Transcription initiation entails chromatin opening followed by pre-initiation complex formation and RNA polymerase II recruitment. Subsequent polymerase elongation requires additional signals, resulting in increased residence time downstream of the start site, a phenomenon referred to as pausing. Here, we harnessed single-molecule footprinting to quantify distinct steps of initiation in vivo throughout the Drosophila genome. This identifies the impact of promoter structure on initiation dynamics in relation to nucleosomal occupancy. Additionally, perturbation of transcriptional initiation reveals an unexpectedly high turnover of polymerases at paused promoters—an observation confirmed at the level of nascent RNAs. These observations argue that absence of elongation is largely caused by premature termination rather than by stable polymerase stalling. In support of this non-processive model, we observe that induction of the paused heat shock promoter depends on continuous initiation. Our study provides a framework to quantify protein binding at single-molecule resolution and refines concepts of transcriptional pausing.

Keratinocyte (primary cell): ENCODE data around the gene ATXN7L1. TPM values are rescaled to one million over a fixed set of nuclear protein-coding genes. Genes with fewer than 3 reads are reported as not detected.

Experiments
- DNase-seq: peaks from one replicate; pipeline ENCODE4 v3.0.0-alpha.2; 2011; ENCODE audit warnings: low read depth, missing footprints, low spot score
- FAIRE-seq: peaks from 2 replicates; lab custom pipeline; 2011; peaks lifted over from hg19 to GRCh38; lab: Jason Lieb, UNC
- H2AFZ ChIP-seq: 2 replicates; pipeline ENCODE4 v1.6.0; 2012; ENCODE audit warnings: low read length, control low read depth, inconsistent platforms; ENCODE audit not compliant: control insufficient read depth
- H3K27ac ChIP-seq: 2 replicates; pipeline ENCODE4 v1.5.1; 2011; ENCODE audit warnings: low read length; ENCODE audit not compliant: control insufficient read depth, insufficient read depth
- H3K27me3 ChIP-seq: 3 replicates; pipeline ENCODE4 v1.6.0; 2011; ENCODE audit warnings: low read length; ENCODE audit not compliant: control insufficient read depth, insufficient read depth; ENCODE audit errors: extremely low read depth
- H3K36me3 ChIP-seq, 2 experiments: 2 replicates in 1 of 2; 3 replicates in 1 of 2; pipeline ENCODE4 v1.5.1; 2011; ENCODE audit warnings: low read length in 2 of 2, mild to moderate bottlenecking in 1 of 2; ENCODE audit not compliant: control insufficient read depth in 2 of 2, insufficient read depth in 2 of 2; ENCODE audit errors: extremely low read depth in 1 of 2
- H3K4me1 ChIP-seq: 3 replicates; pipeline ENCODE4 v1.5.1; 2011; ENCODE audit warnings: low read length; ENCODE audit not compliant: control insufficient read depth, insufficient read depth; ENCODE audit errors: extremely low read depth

Krebs, A. R., Imanci, D., Hoerner, L., Gaidatzis, D., Burger, L., & Schübeler, D. (2017). Genome-wide Single-Molecule Footprinting Reveals High RNA Polymerase II Turnover at Paused Promoters. Molecular Cell, 67(3), 411-422.e4. https://doi.org/10.1016/j.molcel.2017.06.027